Insects of Early Summer
My last insect blog dealt with three pests that emerge in early spring – aphids, tent caterpillars and Eriophyid mites (okay, technically not an insect). This time I’d like to discuss three insects that emerge in late spring to become a problem during the summer.
Flea beatles are so named for their incredible jumping ability. You see one, reach for it, and sproing… it’s gone. There is an amazing number of species throughout the world and they feed on everything from cole crops to corn, from shade trees to ornamental shrubs to perennials to weeds. That doesn’t mean that one species eats all these different plants, oh no. Most flea beetles prefer an exclusive diet, perhaps dining only on willows or potatoes. Unfortunately, the red headed flea beetle (Systena frontalis) is not among the picky eaters.
The shiny black body of this small beetle is topped with a dark red head that cannot always be distinguished as red. Eggs hatch in May and the larvae eat roots until they pupate and emerge as adults in June about the same time the Sweetspire (Itea) begin blooming. The larvae cause no appreciable damage, but adult feeding produces “shot hole” damage on thin leaves and scratching on thicker leaves.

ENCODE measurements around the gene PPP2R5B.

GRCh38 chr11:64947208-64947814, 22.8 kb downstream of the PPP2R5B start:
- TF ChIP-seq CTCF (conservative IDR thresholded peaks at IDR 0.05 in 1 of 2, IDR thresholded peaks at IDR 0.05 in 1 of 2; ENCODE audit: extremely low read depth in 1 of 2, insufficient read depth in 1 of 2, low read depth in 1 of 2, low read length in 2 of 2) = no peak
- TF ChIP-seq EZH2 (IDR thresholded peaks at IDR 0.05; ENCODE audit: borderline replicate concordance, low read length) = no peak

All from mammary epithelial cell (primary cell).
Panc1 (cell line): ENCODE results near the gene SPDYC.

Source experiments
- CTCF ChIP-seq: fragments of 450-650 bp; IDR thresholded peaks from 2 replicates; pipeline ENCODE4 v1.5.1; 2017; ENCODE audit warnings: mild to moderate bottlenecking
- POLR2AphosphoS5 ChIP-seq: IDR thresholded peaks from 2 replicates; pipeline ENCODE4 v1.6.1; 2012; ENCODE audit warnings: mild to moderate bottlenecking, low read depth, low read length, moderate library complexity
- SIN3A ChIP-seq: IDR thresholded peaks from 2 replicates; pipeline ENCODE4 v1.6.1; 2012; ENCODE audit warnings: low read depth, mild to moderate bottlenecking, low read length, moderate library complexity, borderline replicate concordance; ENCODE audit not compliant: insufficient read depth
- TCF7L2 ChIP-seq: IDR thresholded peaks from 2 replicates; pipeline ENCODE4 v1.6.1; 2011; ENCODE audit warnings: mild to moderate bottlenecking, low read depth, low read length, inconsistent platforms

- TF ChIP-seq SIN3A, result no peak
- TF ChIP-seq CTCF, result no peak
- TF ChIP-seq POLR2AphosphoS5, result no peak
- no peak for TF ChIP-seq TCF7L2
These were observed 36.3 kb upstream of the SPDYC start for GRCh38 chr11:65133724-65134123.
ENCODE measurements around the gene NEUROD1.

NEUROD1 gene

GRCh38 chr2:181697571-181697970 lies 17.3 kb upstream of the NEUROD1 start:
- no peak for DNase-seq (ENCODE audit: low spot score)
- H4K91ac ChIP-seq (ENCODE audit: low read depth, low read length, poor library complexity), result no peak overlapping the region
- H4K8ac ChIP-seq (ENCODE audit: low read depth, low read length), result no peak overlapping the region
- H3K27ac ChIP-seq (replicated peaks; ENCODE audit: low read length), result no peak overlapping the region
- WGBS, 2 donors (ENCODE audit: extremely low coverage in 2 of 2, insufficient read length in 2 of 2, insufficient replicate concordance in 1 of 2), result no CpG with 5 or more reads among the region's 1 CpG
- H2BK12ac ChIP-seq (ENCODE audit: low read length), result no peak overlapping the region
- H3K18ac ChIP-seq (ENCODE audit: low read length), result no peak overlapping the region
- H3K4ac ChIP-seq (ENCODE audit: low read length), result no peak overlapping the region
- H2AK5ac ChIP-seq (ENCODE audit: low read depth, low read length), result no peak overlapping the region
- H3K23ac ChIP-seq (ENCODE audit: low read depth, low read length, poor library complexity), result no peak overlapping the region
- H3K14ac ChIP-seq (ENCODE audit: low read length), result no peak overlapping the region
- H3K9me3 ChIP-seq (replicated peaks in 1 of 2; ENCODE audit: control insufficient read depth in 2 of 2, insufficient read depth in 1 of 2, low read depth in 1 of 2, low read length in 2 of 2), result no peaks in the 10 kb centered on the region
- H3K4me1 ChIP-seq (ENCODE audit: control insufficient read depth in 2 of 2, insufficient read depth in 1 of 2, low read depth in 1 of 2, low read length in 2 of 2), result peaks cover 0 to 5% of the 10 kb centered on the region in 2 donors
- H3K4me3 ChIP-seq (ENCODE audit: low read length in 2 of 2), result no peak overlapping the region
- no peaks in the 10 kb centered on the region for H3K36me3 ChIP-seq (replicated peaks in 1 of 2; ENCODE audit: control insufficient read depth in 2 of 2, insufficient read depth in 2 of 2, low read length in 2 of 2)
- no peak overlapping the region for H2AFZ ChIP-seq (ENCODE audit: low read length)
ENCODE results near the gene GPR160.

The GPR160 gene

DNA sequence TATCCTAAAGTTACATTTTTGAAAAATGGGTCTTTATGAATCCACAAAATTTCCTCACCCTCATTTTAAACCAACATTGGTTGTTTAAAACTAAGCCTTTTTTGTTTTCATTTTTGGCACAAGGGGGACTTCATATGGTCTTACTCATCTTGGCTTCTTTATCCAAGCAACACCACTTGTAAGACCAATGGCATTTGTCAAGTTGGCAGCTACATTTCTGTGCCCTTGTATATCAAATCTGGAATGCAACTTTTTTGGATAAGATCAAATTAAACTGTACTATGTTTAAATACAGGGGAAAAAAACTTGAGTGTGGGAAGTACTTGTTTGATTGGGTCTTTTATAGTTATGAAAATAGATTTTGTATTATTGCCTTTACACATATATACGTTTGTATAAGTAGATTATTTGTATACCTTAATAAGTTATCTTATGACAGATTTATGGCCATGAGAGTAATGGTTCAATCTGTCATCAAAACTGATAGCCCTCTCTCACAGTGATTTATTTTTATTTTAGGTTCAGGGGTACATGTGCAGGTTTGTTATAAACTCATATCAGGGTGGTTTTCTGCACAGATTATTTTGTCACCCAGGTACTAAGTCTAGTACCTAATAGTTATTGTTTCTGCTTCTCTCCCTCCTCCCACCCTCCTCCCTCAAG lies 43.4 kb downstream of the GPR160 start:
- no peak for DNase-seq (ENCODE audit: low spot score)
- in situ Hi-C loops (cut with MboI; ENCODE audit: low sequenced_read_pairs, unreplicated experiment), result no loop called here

Flea Beetle Control
Control can be tricky since they can easily move from plant to plant. A systemic insecticide applied to the soil just before hatching does wonders at reducing the population. Survivors can be treated with broad-spectrum insecticides as adults. Keep alert though, evidence shows that there are as many as three generations per year.
Michigan State’s website has additional information on identification and scouting:
Bagworms are curious beasties. Eggs hatch within the remains of their dead mother, inside the bag she began constructing as a larva. Hatchlings emerge in June when the Catalpa trees are blooming. They immediately begin spinning silken thread, which they fashion into conical “hats” that will become their life-long abode. As they grow, the caterpillars attach bits of plant to their baggy home. After about four molts, the caterpillars pupate and become adults in late summer. The male develops into a clear-winged moth. After he emerges from the pupal case inside his own bag, he flies to the bag of the female. The female develops into a distinctly unlovely creature that resembles a large maggot. She remains inside her bag, exuding pheromones to attract the male. After mating, the female produces roughly 500 to 1000 eggs inside her body before she dies. Both the bag and the female’s body protect the eggs until late spring, when the eggs hatch and the cycle begins again.
Bagworms can be found on a wide range of plants. They can defoliate whatever plant they happen to be on, so control is essential. That control is achieved through a relatively narrow window of opportunity. When the bagworms are small, they are vulnerable to a variety of insecticides. As they grow and add material to their bags, improving their “armor” as it were, that window of control begins to close. The importance of scouting to catch them at their most vulnerable cannot be overstated. If you miss that window, handpicking bags is an option. Make sure to crush them or otherwise dispose of them because the caterpillars are strong crawlers and will return to their plant if possible.